This year was a fairly busy one in Tallahassee, with several Bills of interest passing out of the Legislature.
House Bill 807 (HB 807) is this year’s main bill affecting community associations. Last week, we looked at some changes from HB 807 involving the right to enter abandoned condominium units, property insurance requirements for condominiums, and new provisions regarding the association’s publication of owner directories and release of private owner information.
Here’s a look at some of the other highlights of HB 807:
• Official Records: Under the new statute, an outgoing director or committee member must relinquish all official records and property of the association in his or her possession, or under his or her control, within 5 days after the election of new board or committee members. Apparently, there have been cases in the past where outgoing directors and committee members have refused to cooperate. Under the new statute, the state agency which enforces certain aspects of the condominium law would be empowered to impose a civil penalty against an outgoing board member or committee member who willfully and knowingly fails to turn over such records and property to the association.

• Video-Conferencing:  Under the new statute, condominium association boards are specifically permitted to “meet” via telephone, real-time video conferencing, or similar real-time electronic or video communications. Members remotely participating in such meetings count towards a quorum as though they were physically present. This is perhaps more in the nature of a clarification than a change, the not-for-profit corporation statute has for a number of years permitted directors to participate in meetings by use of any means of communication by which all directors participating may simultaneously hear each other during the meeting.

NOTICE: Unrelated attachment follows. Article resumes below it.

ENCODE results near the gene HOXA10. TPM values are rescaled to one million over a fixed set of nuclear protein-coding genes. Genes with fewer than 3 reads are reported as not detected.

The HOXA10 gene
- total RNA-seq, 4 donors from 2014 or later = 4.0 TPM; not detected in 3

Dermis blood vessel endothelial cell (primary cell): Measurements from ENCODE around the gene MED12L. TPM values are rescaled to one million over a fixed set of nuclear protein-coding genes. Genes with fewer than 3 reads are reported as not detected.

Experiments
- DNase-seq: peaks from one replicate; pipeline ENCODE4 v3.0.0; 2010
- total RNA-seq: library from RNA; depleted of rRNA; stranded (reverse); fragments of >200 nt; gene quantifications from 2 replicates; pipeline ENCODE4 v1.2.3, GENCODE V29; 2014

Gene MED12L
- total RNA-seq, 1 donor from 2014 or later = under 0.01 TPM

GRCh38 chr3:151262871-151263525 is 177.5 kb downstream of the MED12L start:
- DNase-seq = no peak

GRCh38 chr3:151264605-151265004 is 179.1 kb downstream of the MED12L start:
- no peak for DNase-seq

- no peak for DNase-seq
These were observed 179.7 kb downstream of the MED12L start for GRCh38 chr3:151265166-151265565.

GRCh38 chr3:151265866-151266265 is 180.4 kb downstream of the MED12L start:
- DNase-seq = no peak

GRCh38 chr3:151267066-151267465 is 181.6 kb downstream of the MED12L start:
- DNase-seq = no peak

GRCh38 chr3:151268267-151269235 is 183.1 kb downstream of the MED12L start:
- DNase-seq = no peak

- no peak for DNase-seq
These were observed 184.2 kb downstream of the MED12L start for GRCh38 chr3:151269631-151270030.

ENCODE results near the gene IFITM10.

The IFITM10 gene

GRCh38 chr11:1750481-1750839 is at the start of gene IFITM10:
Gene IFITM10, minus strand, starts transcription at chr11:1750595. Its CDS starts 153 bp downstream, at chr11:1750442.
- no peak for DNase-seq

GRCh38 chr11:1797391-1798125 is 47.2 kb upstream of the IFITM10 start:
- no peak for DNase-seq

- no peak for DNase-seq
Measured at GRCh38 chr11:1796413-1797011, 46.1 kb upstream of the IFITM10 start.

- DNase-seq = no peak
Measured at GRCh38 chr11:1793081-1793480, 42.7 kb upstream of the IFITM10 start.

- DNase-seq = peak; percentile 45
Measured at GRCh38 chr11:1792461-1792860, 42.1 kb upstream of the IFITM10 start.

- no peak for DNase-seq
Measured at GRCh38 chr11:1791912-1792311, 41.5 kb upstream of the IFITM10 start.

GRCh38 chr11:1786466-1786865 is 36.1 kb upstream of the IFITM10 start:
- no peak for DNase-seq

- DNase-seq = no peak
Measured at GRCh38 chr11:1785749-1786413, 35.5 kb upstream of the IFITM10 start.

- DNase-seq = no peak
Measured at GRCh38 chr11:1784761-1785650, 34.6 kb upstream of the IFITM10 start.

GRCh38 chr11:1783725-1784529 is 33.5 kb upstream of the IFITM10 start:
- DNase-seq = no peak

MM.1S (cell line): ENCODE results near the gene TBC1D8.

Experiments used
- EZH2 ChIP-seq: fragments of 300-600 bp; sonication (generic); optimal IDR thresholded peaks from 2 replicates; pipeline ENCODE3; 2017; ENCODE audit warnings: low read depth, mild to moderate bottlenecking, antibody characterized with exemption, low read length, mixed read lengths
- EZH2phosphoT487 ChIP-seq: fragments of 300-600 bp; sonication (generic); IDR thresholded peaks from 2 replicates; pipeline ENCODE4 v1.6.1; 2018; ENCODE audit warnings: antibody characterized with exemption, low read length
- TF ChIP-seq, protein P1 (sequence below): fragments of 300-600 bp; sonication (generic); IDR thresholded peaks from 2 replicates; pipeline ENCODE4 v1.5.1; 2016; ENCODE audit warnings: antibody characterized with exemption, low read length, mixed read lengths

• Board E-mails: In another change that probably does not plow new ground, the condominium statute will now provide that board or committee members may use e-mail as a means of communication with each other, but may not vote on association matters through e-mail. I think this was clear before the law was changed, but there was some perceived need to add this to the statute. Of perhaps greatest note, the new law does not address whether e-mails between board members are considered “official records” of the association, a somewhere complicated issue as to which there are some case decisions on point.

• Association Assessments: For purposes of joint and several liability for unpaid assessments, the term “previous owner” now excludes a condominium association that acquires title to a delinquent unit through foreclosure or by deed-in-lieu of foreclosure. This change in the statute is intended to address previous case law, finding that if an association takes title through foreclosure of its lien, it loses the right to seek contribution from its successor in title for past due assessment owed by a previous owner. A similar change was made to Chapter 720, the law applicable to homeowners’ associations, last year.